Five villagers were killed and two others wounded in an attack by suspected militants from the Islamist group Boko Haram in eastern Niger, officials said Saturday.
The attack took place Friday in the town of Tourmour, said Diffa border region governor Dan Dano Mahaman Laouali. He told Niger public radio that the suspected militants rode on camels into the village of Toumour, killing and wounding townspeople and burning buildings before fleeing toward Nigeria.
The raid marks the first time in three months Boko Haram has carried out an attack in eastern Niger, though the Diffa region has been targeted numerous times by suspected militants in the past.
In early June, Boko Haram launched a major offensive in Bosso, a town in Niger near the border with Nigeria and Chad. Tens of thousands of Nigeriens fled the region after a June 23 attack on the town which killed 26 soldiers.
Boko Haram has been fighting regional governments for years as it aims to create its own Islamic state in Africa. The conflict has led to the deaths of more than 20,000 people. In addition, it has driven some 2.6 million inhabitants out of their homes.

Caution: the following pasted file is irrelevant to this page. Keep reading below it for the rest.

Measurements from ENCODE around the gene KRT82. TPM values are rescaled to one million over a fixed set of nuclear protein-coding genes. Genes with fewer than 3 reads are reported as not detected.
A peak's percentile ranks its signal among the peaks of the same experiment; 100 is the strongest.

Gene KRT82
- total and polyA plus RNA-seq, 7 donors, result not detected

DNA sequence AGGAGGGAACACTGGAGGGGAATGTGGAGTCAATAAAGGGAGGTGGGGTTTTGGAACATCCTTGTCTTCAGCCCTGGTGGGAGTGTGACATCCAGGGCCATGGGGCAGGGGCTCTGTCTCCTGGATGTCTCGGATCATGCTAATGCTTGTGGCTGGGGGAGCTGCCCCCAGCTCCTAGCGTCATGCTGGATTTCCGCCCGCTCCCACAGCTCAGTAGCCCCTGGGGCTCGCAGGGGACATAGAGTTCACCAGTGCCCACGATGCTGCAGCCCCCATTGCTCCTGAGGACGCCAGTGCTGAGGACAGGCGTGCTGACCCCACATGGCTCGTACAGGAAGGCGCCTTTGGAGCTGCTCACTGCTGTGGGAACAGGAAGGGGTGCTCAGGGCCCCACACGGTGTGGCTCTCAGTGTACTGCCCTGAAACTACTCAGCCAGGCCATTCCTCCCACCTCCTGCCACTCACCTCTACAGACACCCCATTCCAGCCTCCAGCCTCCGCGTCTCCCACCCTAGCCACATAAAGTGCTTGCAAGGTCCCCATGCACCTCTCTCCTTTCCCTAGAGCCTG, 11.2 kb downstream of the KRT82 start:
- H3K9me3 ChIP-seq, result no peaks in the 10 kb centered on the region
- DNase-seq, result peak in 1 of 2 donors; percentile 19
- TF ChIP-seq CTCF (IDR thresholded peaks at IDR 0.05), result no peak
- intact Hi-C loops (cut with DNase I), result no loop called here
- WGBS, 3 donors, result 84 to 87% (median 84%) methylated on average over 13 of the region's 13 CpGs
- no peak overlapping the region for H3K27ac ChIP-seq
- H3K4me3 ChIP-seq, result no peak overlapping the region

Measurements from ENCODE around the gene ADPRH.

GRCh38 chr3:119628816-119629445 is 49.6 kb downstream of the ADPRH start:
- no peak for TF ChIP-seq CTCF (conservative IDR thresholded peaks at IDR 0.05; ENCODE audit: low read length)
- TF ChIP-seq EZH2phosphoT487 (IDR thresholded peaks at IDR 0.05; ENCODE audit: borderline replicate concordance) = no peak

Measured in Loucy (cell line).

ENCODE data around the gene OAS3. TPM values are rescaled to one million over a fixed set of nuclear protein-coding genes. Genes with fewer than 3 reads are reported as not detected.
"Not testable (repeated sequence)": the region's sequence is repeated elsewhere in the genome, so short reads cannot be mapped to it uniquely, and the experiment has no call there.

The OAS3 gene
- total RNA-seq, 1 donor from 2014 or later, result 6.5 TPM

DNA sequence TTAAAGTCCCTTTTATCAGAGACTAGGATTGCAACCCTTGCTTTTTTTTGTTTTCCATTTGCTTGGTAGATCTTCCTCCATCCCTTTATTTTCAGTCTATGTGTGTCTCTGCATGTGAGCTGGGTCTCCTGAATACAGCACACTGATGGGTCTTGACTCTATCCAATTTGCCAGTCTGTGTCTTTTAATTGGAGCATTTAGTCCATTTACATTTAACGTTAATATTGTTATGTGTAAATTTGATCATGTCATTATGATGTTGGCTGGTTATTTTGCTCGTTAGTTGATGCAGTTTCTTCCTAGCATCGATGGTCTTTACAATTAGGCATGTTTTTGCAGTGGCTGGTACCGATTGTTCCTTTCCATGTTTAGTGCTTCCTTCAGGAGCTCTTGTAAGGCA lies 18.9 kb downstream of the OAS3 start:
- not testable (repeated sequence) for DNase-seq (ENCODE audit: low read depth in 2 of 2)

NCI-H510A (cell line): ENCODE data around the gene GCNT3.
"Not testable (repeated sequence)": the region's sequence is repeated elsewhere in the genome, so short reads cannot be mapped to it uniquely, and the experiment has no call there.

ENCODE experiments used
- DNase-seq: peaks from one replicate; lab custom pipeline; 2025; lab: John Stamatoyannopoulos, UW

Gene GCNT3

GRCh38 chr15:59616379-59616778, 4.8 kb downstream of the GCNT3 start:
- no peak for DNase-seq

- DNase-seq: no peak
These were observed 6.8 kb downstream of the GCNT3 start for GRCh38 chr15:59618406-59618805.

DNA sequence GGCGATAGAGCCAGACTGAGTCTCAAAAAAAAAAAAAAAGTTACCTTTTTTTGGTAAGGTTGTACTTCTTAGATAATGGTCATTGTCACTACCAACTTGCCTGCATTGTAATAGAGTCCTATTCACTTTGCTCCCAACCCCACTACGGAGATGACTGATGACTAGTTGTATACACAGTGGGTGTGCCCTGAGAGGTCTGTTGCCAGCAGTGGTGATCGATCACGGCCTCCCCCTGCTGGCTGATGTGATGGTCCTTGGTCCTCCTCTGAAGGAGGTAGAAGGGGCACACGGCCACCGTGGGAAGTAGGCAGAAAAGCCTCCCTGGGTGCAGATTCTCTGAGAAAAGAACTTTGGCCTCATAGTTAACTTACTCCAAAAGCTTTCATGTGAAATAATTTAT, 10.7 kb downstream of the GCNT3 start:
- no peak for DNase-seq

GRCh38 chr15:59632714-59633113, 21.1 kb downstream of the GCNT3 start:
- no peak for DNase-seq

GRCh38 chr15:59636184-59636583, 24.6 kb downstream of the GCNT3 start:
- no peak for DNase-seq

Last year the Boko Haram group had carved out a piece of territory the size of Belgium in northeast Nigeria, but has since been pushed back by the Nigerian military.
The conflict has spilled into Cameroon, Niger and Chad, all of which have joined Nigeria in fighting the group. Boko Haram regularly carries out kidnappings, launches attacks on security forces and bombs markets and mosques.
Nigeria's military said two weeks ago it had "fatally wounded" Boko Haram leader Abubakar Shekau in an airstrike, but it stopped short of saying that he was dead.
bw/kl (AFP, Reuters)